Main floor girders shown in yellow connect each super column through moment connections with a core corner column, along the same line. Rest of the floor beams are shown in green in these typical plans below 26th level and above 26th level which support the composite floor. We can also see locations of stairs and shaft openings for elevators and utility services.
Outriggers and belt trusses
Now let us talk about Outriggers and belt trusses used in the building.
Outriggers are as the name suggests are extra structural members to resist the overturning forces. Boats and cranes as shown in the picture use outriggers to counter the overturning forces.
In structures, outriggers basically tie two structural systems together, which are core and perimeter systems. When subjected to lateral loads, the column restrained outriggers resist the rotation of the core, causing the lateral deflections and moments in the core to be smaller than the system without the outriggers. The external moment is now resisted not by bending of the core alone, but also by the axial tension and compression of the exterior columns connected to the outriggers.
Belt truss as the name suggests, forms a belt around the building connecting perimeter columns. Belt trusses are often provided to distribute the tensile and compressive forces to a large number of exterior frame columns.
In Taipei 101, belt trusses below level 27 are two stories deep at levels 9, 19 and 27. For upper floors, the belt trusses are single story deep, every 8 floors tying main perimeter columns by cross bracing. These belt trusses gather and transfer perimeter weight to two super columns on each face.
Outriggers in Taipei 101 were formed by vertically bracing two adjacent floor girders through occupied space, every 8 floors, just like bamboo joints. Two minor outriggers connect the core’s central columns with sloping I-shaped columns. This floor was dedicated to storage and mechanical equipment as open space is occupied by trusses.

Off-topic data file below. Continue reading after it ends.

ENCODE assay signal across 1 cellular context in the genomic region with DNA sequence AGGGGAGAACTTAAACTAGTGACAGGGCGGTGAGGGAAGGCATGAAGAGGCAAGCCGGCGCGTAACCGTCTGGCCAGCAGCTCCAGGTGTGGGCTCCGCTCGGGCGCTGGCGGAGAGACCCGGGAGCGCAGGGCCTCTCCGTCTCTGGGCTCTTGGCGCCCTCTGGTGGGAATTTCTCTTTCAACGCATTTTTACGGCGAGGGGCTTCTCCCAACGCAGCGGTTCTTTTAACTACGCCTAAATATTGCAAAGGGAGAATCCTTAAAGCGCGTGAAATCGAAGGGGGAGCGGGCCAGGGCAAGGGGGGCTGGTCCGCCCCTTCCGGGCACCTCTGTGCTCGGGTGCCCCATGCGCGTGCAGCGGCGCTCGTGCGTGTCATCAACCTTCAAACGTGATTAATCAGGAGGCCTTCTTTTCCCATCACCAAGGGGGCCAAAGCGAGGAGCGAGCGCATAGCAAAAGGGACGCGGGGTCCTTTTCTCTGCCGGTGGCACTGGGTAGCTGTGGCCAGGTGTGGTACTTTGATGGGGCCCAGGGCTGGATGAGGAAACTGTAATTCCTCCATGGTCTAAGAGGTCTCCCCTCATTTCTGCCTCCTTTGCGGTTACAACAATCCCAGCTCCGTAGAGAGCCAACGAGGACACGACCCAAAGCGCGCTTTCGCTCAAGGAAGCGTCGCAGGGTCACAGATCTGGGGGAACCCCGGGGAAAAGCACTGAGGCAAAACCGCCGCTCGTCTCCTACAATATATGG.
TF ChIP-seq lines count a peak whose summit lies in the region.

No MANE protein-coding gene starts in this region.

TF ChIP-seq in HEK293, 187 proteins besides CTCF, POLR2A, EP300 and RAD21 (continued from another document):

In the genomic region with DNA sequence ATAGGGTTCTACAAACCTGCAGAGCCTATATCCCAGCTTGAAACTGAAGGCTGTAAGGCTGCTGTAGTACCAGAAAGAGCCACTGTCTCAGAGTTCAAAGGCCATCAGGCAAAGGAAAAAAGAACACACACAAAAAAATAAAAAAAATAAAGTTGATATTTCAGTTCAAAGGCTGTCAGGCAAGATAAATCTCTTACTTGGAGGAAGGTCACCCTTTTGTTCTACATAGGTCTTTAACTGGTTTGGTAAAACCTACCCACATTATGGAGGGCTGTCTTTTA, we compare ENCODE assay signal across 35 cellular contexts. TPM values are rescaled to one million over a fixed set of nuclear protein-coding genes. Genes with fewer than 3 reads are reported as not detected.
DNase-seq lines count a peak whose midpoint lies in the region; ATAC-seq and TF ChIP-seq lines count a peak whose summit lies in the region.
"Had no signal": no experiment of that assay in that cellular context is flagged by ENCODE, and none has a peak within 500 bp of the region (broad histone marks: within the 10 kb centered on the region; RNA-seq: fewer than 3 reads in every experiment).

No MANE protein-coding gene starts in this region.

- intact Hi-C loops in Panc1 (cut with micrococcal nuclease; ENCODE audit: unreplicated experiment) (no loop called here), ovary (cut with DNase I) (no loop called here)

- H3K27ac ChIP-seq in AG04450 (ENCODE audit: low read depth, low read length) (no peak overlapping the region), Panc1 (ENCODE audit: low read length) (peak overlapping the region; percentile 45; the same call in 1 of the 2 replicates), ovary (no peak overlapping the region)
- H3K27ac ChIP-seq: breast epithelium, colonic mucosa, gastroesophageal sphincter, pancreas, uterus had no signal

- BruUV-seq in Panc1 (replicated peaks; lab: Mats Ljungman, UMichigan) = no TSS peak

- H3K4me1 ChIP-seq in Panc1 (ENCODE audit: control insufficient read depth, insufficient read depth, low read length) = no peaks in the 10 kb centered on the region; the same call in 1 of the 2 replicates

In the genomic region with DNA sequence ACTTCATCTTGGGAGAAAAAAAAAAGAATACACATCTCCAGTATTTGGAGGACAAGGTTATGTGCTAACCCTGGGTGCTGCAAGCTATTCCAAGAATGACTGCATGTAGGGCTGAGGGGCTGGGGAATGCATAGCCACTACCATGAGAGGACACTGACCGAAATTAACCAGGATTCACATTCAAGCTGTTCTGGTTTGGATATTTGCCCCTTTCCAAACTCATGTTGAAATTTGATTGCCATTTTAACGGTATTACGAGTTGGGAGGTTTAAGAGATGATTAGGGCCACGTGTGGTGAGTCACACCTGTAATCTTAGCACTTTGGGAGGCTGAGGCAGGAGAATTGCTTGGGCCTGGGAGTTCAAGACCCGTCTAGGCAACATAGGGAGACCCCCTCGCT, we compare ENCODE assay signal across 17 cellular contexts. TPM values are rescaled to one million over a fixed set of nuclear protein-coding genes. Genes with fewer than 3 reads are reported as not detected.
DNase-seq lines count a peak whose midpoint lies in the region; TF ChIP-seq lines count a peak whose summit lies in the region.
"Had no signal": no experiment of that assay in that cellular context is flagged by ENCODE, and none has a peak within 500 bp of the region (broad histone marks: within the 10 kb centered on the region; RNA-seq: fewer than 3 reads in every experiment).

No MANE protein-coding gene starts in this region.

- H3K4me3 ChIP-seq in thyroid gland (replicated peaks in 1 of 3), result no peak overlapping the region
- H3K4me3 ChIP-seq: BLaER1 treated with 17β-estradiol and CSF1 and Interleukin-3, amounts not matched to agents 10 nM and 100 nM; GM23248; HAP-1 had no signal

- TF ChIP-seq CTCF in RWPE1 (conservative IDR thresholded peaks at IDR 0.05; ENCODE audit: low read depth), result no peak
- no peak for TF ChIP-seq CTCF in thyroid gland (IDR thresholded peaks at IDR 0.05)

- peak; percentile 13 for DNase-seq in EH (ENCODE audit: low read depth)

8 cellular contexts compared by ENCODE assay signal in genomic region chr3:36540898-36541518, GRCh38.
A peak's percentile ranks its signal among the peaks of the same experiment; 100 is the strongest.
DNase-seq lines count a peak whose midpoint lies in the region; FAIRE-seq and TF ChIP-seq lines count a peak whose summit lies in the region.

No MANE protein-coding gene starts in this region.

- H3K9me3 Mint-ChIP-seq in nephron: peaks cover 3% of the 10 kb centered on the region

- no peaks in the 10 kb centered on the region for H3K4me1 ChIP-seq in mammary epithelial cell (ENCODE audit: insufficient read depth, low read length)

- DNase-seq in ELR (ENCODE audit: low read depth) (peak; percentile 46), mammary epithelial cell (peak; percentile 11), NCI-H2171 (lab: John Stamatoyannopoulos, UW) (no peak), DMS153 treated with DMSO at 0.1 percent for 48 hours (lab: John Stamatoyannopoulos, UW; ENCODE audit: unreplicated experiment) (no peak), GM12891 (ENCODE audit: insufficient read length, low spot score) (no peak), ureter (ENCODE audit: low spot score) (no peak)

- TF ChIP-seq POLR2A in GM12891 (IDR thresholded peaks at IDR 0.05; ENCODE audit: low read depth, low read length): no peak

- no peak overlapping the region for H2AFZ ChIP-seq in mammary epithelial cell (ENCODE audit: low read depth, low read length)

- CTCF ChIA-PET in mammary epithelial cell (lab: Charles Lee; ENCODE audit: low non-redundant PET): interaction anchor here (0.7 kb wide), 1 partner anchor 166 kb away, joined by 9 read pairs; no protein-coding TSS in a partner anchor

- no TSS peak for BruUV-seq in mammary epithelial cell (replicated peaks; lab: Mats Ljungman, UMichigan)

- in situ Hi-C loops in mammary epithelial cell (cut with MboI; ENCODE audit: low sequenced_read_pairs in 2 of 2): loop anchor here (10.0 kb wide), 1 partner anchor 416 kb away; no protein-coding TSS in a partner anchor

Now let us talk about the Mass Damper used in the building. At the top of the building between 86th and 92nd floors, is a huge pendulum which is called a Tuned mass damper or just TMD. This pendulum counters the wind force and reduces sway of the building in the typhoons. The occupant comfort is also increased during strong winds due to the damper.
This damper uses building motion to push and pull giant shock absorbers to convert motion to heat by forcing fluid through small internal openings. When the building sways the mass will tend to move in the opposite direction. This removed energy from the building due to wind oscillations and reduced movement.
The pendulum is of 726 tons and 6 meters diameter. It is built up from stacked steel plates and weight is equal to 0.24% of the total building weight. Recently a typhoon of category 5 caused the damper to sway a record 100 centimetres or 39 inches.
Two additional 7-tonne dampers control the oscillations for the 60-m-tall pinnacle rising from the hundred and one level. In the event of an earthquake the sudden shock locks the mass for safety during seismic events.
Taipei 101 is a very special building in the world of engineering and architecture. Its ability to take on every challenge thrown by nature is remarkable and it will remain an icon for years to come.